Cardiac venous malformations (also known as cardiac haemangiomas) consists of a slow flow venous malformation and is composed of numerous non-neoplastic endothelial-lined thin-walled channels with interspersed fat and fibrous septae.
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It is important to note that according to newer nomenclature (ISSVA classification of vascular anomalies) these lesions are merely known as venous malformations. Having said that it is probably helpful in reports to include the word 'haemangioma' in brackets as this term is ubiquitous in the literature and most familiar to many clinicians.
Venous malformations are found throughout the body. This article focuses on cardiac cavernous haemangiomas. For a general discussion please refer to the general article on cavernous venous malformation.
Cardiac haemangiomas are rare, benign lesions with an incidence of 1-10% among all detected benign heart tumours.
Mostly, cardiac haemangiomas are asymptomatic. However, they may cause a pericardial effusion, asymptomatic murmur, arrhythmia, haemopericardium or cardiac tamponade, complete heart block or even sudden death. In addition, these tumours have been incriminated for neurological manifestations.
These vascular malformations are composed of numerous endothelial-lined thin-walled channels with interspersed fat and fibrous septa. Histological classification is according to the size of their vascular channels into three types:
- capillary (composed of smaller capillary-like vessels)
- cavernous (composed of multiple thin-walled, dilated vessels)
- arteriovenous (composed of thick-walled dysplastic arteries, venous-like vessels, and capillaries).
Cavernous and capillary hemangioma are the most frequently reported forms, whereas a combination of all three features also is commonly seen, as well as fibrous and fatty components.
Cardiac haemangiomas have been reported to occur in variable locations of the heart involving any cardiac layer, namely endo-, myo-, or pericardium. The left atrium has previously been suggested as the predominant location for cardiac tumours. However, recent evidence has shown no chamber predilection. Hence, the occurrence is possible anywhere from pericardium to the endocardium.
Cardiac haemangiomas can occur in the clinical setting of Kasabach-Merritt syndrome, which is characterised by multiple systemic haemangiomas associated with recurrent thrombocytopenia and consumptive coagulopathy.
On echocardiography, haemangiomas typically appear hyperechoic.
Coronary arteriography demonstrates the blood supply to the tumor, which is characterized by a vascular blush, particularly in the capillary and arteriovenous types of hemangiomas, which exhibit rapid blood flow. Cavernous haemangiomas have large vascular spaces with a very slow flow and, therefore, do not typically enhance at angiography 8.
Heterogeneous appearance on unenhanced chest CT, and, in most cases, intensely enhanced at CT performed after contrast material administration. Foci of calcification may also be seen be seen 8.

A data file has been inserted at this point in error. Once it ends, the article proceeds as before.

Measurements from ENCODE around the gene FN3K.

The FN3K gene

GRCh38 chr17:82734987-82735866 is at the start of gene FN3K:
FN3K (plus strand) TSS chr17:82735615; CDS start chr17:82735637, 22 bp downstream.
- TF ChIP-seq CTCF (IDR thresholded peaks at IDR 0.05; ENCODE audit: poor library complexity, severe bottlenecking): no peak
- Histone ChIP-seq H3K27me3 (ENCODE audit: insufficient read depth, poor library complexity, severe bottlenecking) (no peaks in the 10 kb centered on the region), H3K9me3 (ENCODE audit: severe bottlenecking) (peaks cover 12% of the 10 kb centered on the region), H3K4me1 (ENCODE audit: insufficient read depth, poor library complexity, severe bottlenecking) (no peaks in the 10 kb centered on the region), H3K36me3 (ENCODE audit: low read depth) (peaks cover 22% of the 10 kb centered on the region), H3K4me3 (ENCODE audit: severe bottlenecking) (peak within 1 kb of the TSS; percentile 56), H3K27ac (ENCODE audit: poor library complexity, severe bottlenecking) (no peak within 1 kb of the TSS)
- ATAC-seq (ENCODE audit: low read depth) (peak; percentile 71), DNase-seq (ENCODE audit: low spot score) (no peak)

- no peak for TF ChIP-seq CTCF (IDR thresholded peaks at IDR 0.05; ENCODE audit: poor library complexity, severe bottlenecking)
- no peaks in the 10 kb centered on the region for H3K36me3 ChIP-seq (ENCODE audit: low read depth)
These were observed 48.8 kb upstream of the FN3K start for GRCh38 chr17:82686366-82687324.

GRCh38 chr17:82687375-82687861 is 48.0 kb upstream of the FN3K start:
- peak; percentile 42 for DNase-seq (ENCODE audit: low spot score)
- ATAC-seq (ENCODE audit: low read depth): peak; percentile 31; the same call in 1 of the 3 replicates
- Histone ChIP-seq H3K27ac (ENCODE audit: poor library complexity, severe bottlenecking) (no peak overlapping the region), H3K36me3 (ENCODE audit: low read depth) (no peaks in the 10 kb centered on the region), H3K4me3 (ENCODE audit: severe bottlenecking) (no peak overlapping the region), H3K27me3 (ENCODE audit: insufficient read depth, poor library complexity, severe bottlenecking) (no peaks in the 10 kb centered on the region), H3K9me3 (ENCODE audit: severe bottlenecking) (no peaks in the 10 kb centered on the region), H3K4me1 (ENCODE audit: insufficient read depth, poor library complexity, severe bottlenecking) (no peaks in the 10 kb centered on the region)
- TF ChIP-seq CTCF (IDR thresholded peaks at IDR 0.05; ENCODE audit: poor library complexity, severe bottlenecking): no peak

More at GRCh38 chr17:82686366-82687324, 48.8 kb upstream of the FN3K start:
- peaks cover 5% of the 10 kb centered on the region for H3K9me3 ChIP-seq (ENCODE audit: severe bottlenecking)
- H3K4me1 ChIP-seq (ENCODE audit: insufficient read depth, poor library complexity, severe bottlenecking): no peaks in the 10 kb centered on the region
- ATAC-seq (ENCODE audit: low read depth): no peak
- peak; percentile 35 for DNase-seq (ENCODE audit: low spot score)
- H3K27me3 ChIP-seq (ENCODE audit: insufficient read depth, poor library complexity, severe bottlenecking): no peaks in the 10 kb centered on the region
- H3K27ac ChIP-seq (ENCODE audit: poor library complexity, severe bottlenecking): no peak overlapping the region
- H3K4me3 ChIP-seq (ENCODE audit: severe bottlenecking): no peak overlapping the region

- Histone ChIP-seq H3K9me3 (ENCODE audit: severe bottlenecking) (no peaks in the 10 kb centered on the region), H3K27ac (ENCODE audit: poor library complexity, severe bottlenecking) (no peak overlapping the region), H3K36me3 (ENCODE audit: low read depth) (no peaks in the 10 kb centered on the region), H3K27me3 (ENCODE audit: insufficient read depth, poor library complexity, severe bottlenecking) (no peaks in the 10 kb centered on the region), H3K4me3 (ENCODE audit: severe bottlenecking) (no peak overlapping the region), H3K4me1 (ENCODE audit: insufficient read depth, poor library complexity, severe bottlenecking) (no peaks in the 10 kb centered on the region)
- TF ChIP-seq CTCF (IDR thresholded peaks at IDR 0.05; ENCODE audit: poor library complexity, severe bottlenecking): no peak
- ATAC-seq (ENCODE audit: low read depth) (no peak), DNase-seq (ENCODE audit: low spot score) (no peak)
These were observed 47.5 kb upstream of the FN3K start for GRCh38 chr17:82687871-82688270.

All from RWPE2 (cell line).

It is usually seen as a heterogeneous mass, with an intermediate-to-high signal on T1-weighted images because of slow flow. On T2-weighted images, a diffusely high signal is seen. Contrast enhancement is heterogeneous, intense and prolonged except in low-flow lesions 1.
Treatment and prognosis
Cardiac haemangiomas can be successfully excised, and surgical resection is the treatment of choice for symptomatic lesions or when the diagnosis is in question.The long-term outcome of patients with surgically treated symptomatic lesions is excellent. Spontaneous regression of cardiac haemangiomas have been reported, and, therefore, surgery may not always be necessary, particularly for extensive but asymptomatic haemangiomas that would require complex and potentially hazardous excision.
Potential complications include:
- development of cardiac arrhythmias
- intracavitatory growth may cause
- ventricular outflow tract obstruction
- valvular compromise
- disruption of intracardiac blood flow leading to congestive heart failure and hydrops
Differentiation from malignancies and thrombus is very important since it greatly affects prognosis and necessity of (acute) treatment. Other differential considerations include:
- thrombus - intracardiac thrombus
- primary benign tumours
- primary malignant tumours
- pericardial malignancy
- cardiac metastasis(es)
Vascular tumours and malformations
vascular malformations and tumours
- vascular tumours
- tufted angioma (with or without Kasabach Merritt syndrome)
- Kaposiform hemangioendothelioma (with or without Kasabach Merritt syndrome)
- spindle cell hemangioendothelioma
- other, rare hemangioendotheliomas
- dermatologic acquired vascular tumors
- slow flow vascular malformations
- capillary malformation (CM)
- venous malformation (VM)
- common sporadic venous malformation
cavernous venous malformation (cavernoma or cavernous haemangioma)
- cerebral cavernous venous malformation
- orbital cavernous venous malformation
- hepatic cavernous venous malformation (hepatic haemangioma)
- splenic cavernous venous malformation (splenic haemangioma)
- breast venous malformation (breast haemangioma)
- retroperitoneal venous malformation
- soft tissue venous malformation
- primary intraosseous venous malformation
- cardiac venous malformations
- cavernous venous malformation (cavernoma or cavernous haemangioma)
- Bean syndrome
- familial cutaneous and mucosal venous malformation
- glomuvenous malformation (glomangioma)
- Maffucci syndrome
- common sporadic venous malformation
- lymphatic malformation (LM)
- fast flow vascular malformations
- arterial malformation
- arterial malformation
- arteriovenous fistulae (with one or more shunts)
- arteriovenous malformations (with a nidus of multiple shunts)
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